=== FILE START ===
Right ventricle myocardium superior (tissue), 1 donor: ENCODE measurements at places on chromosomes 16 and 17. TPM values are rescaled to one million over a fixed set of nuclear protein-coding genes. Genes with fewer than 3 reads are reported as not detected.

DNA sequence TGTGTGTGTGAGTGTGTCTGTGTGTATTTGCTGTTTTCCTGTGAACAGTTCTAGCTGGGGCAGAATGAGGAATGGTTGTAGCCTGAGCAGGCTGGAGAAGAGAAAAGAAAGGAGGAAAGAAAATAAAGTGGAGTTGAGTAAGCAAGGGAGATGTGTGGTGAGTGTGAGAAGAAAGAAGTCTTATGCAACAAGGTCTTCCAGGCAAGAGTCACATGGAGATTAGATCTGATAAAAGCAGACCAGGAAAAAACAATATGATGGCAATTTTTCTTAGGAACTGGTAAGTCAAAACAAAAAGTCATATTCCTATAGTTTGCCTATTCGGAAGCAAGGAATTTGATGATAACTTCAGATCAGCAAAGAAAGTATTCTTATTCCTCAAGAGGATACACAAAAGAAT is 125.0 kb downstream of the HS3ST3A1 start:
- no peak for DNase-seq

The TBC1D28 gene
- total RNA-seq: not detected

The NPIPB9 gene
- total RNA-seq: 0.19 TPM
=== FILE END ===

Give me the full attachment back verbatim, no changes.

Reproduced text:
Right ventricle myocardium superior (tissue), 1 donor: ENCODE measurements at places on chromosomes 16 and 17. TPM values are rescaled to one million over a fixed set of nuclear protein-coding genes. Genes with fewer than 3 reads are reported as not detected.

DNA sequence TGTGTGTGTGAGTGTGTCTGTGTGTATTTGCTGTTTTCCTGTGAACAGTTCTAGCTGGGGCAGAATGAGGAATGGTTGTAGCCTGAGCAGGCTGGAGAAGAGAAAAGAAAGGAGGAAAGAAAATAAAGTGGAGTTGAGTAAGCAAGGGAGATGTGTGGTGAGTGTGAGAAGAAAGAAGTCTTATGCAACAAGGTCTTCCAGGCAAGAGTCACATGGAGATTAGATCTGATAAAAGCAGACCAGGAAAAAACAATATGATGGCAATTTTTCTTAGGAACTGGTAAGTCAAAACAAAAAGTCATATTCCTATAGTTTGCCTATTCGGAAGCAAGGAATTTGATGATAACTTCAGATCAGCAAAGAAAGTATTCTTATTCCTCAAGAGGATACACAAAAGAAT is 125.0 kb downstream of the HS3ST3A1 start:
- no peak for DNase-seq

The TBC1D28 gene
- total RNA-seq: not detected

The NPIPB9 gene
- total RNA-seq: 0.19 TPM